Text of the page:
Overall, the drug also appears to have an acceptable safety profile, with a small proportion (~3%) of participants experiencing symptoms caused by amyloid-related imaging abnormalities in the brain (more patients experienced this side effect without noticeable symptoms). It will be important to learn more about these and other data, including how often people needed to stop taking the drug, how potential unblinding due to side effects was handled, and how many people completed the trial. We are also keenly anticipating learning what effects, if any, were observed on downstream biomarkers such as measures of brain neurofibrillary tangles. Lecanemab is also currently being tested for its potential benefits among those without symptoms due to Alzheimer’s disease in the AHEAD Study. This study is open to enrollment at UCI MIND and examines whether lecanemab can delay or prevent the onset of symptoms in people age 55-80 who are cognitively unimpaired but who may be at increased risk for Alzheimer’s dementia (determined with an amyloid PET scan). Studies like AHEAD are built on the idea that treatments targeting the biology of disease will have the greatest likelihood of success when started as early as possible and aim to reinvent the clinical practice of Alzheimer’s disease—moving it toward a chronic, non-fatal condition that can be managed over time to prevent the most disabling stages of disease from occurring.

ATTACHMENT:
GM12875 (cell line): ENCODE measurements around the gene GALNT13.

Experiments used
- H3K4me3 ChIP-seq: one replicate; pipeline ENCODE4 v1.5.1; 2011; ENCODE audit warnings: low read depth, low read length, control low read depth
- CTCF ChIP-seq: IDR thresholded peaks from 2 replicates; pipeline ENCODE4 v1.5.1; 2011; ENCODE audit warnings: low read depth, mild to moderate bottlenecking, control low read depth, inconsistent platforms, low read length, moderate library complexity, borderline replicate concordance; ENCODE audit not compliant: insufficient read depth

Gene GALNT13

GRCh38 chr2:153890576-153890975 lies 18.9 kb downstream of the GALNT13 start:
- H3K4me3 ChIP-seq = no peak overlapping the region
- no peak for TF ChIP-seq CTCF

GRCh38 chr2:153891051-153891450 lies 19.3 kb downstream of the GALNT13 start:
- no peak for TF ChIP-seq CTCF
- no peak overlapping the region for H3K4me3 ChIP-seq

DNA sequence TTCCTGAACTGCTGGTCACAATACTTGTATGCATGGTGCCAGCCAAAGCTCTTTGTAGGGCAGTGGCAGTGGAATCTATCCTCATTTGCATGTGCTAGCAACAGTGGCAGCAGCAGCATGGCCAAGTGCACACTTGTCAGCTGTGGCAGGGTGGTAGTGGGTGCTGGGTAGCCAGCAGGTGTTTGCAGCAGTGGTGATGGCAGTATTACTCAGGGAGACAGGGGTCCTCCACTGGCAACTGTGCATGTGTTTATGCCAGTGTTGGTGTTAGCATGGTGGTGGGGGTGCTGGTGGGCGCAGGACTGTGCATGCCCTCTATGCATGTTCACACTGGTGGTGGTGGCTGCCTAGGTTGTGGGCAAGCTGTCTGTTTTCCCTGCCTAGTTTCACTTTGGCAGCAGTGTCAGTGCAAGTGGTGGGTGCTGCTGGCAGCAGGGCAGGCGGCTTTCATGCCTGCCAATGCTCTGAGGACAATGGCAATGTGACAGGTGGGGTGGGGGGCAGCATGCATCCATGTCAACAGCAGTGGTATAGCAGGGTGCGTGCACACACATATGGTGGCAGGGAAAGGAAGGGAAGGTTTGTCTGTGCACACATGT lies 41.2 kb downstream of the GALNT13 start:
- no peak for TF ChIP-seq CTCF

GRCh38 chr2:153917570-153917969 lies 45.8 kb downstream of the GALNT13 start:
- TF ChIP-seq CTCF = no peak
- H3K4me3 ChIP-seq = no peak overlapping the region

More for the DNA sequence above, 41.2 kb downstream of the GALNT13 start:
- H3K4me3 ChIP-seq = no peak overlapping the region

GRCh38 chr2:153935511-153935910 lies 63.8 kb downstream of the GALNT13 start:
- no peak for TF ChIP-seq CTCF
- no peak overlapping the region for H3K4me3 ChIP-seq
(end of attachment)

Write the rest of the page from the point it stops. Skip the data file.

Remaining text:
To learn more about the AHEAD study, visit


33rd Annual Research Conference Goes Hybrid

On Friday, September 9th, 2022, UCI MIND, Alzheimer’s Orange County, and the Alzheimer’s Association Orange County Chapter hosted the 33rd Annual Southern California Alzheimer’s Disease Research Conference at the Irvine Marriott.

This year’s conference titled, “Dementia Across the Lifespan”, was the first one held in person in 3 years and was simultaneously livestreamed to a virtual audience.  The theme of the conference addressed different forms of dementia, contextualized by their typical age of onset.